Department of Art History: Research Seminar
Political Form in Contemporary Cinema: Angela Schanelec’s The Dreamed Path.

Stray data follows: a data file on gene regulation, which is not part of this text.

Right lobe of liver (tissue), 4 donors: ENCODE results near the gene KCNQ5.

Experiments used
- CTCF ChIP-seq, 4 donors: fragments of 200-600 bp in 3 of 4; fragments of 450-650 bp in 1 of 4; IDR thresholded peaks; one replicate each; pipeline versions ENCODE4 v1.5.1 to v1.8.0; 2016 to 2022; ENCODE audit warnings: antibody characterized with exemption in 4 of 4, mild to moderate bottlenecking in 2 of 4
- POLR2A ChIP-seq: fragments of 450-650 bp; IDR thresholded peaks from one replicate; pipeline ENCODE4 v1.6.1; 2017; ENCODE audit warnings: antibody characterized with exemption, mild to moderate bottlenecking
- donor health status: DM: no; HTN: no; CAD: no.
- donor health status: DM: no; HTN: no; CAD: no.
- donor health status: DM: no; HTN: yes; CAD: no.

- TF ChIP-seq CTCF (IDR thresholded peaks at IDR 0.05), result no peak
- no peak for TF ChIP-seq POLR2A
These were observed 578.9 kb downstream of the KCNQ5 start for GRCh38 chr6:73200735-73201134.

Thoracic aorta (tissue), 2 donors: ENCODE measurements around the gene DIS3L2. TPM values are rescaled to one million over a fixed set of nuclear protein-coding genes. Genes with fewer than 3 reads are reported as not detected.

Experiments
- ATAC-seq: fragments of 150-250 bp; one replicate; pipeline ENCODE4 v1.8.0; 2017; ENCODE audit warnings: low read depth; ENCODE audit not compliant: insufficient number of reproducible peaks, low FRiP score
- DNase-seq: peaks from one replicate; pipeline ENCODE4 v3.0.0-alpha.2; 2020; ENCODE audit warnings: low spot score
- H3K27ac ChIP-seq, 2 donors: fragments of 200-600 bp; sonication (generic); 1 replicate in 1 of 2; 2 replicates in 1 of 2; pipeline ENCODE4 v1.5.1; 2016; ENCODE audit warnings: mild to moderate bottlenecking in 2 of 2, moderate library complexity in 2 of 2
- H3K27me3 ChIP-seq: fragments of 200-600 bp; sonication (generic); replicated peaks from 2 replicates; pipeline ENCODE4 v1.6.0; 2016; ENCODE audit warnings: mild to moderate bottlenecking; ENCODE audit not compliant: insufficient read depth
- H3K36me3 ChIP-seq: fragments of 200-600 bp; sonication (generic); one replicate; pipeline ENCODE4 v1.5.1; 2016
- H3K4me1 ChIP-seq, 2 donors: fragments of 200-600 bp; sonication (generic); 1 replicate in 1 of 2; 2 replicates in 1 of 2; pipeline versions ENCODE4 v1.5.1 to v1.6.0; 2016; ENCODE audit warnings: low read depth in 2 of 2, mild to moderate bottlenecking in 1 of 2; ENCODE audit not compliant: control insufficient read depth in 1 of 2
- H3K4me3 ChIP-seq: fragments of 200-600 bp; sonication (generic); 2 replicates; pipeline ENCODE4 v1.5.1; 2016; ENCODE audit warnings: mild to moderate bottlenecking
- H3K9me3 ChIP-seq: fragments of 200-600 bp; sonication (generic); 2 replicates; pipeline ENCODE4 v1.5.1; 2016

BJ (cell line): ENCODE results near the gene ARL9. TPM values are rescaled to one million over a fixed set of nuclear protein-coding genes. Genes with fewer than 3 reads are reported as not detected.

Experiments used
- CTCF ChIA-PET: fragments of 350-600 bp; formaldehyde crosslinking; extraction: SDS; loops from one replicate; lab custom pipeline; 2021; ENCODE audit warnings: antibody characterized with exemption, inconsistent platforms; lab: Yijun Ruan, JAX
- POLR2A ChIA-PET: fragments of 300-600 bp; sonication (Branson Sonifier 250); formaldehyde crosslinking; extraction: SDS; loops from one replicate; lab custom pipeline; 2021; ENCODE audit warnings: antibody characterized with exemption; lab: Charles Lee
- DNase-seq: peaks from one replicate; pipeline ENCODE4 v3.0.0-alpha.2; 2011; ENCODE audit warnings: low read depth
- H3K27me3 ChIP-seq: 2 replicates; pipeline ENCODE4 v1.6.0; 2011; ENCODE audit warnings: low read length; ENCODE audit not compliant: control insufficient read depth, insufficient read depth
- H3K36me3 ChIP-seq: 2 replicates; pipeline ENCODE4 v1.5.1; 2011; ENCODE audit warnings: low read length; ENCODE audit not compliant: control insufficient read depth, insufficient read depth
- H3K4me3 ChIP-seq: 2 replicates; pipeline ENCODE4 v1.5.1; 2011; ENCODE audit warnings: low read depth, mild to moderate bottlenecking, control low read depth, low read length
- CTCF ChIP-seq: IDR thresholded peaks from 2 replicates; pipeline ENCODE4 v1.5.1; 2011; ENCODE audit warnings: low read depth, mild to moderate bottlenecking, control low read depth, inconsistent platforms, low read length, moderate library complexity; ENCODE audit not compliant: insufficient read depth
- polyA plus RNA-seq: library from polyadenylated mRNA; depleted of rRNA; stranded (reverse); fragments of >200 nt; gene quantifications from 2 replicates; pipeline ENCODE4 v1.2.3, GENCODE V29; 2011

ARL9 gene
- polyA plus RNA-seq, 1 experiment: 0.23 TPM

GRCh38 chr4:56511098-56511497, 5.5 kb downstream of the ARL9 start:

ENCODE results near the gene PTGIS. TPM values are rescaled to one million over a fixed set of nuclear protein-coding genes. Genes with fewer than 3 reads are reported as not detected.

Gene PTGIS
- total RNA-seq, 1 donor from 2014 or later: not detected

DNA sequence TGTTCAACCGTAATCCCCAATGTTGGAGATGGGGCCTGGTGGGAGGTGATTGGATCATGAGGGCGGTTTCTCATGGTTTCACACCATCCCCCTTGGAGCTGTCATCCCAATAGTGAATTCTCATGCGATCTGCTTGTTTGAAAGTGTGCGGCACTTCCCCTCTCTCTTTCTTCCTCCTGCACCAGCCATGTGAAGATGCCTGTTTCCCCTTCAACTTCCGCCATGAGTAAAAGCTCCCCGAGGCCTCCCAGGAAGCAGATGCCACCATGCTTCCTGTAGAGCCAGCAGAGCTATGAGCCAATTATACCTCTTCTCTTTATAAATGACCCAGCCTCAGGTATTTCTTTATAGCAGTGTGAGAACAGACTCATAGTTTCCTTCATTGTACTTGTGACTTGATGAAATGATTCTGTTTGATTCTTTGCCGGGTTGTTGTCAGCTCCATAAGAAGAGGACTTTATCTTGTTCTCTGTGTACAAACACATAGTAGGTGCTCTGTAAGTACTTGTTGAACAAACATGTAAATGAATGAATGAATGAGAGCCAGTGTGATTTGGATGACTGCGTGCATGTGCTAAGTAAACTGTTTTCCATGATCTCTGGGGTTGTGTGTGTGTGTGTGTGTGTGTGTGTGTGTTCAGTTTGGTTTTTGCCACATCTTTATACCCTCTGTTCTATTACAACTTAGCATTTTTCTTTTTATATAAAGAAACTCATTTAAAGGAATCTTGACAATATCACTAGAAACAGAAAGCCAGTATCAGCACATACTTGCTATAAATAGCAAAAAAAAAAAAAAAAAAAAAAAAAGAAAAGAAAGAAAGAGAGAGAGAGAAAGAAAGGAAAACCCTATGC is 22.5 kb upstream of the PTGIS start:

This paper takes German filmmaker Angela Schanelec’s most recent film The Dreamed Path as a staging post from which to explore some general questions about form and politics in contemporary cinema. The Dreamed Path has been considered in the context of the cinema of German re-unification and as an example of the Berlin School’s critique of the neo-liberal foundations of the new Germany. Thus, two formal questions arise: what is a neo-liberal nation? and what are the terms of its critique? The Dreamed Path addresses these questions at two levels, it dislocates the spatio-temporal continuity of the nation, and it repurposes the Bressonian body: recognizable places such as Athens, London and Berlin do not function as settings in which characters, Kenneth, Ariene and Therese move and circulate. Rather movements, usually of discrete even isolated bodies, and settings are rethought. To what extent does the relation between bodies and between bodies and settings harbour a new political form?